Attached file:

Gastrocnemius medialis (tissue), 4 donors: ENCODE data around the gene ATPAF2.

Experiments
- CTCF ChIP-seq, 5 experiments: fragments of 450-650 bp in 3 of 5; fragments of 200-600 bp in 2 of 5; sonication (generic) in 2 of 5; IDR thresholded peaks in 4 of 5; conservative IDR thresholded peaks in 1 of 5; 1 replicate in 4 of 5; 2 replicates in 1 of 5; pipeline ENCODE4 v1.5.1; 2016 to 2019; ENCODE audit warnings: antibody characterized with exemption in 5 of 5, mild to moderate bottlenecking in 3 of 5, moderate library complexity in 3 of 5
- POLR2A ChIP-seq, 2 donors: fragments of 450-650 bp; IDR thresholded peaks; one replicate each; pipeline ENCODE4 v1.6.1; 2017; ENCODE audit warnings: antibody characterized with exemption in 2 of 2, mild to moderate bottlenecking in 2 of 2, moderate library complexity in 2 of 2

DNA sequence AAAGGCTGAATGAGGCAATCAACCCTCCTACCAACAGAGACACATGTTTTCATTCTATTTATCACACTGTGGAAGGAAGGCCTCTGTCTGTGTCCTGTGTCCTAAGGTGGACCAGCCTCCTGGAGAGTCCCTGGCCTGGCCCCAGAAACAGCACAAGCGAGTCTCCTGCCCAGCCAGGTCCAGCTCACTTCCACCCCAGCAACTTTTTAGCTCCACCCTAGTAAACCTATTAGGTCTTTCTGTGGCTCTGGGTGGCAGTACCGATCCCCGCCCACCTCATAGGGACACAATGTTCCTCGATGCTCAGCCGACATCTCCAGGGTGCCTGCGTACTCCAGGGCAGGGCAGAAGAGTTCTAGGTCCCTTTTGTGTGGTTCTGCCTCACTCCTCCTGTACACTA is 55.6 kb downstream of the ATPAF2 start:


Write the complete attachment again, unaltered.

Gastrocnemius medialis (tissue), 4 donors: ENCODE data around the gene ATPAF2.

Experiments
- CTCF ChIP-seq, 5 experiments: fragments of 450-650 bp in 3 of 5; fragments of 200-600 bp in 2 of 5; sonication (generic) in 2 of 5; IDR thresholded peaks in 4 of 5; conservative IDR thresholded peaks in 1 of 5; 1 replicate in 4 of 5; 2 replicates in 1 of 5; pipeline ENCODE4 v1.5.1; 2016 to 2019; ENCODE audit warnings: antibody characterized with exemption in 5 of 5, mild to moderate bottlenecking in 3 of 5, moderate library complexity in 3 of 5
- POLR2A ChIP-seq, 2 donors: fragments of 450-650 bp; IDR thresholded peaks; one replicate each; pipeline ENCODE4 v1.6.1; 2017; ENCODE audit warnings: antibody characterized with exemption in 2 of 2, mild to moderate bottlenecking in 2 of 2, moderate library complexity in 2 of 2

DNA sequence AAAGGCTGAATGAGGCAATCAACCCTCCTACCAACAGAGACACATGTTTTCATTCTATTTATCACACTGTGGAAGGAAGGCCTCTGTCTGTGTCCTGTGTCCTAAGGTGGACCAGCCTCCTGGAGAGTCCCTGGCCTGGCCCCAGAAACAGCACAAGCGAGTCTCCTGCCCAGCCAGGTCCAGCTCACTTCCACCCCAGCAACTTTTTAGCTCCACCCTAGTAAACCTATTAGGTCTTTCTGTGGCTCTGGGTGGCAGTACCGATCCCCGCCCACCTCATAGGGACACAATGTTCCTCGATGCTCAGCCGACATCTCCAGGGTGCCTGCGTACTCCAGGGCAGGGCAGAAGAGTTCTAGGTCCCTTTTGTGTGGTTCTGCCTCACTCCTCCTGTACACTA is 55.6 kb downstream of the ATPAF2 start: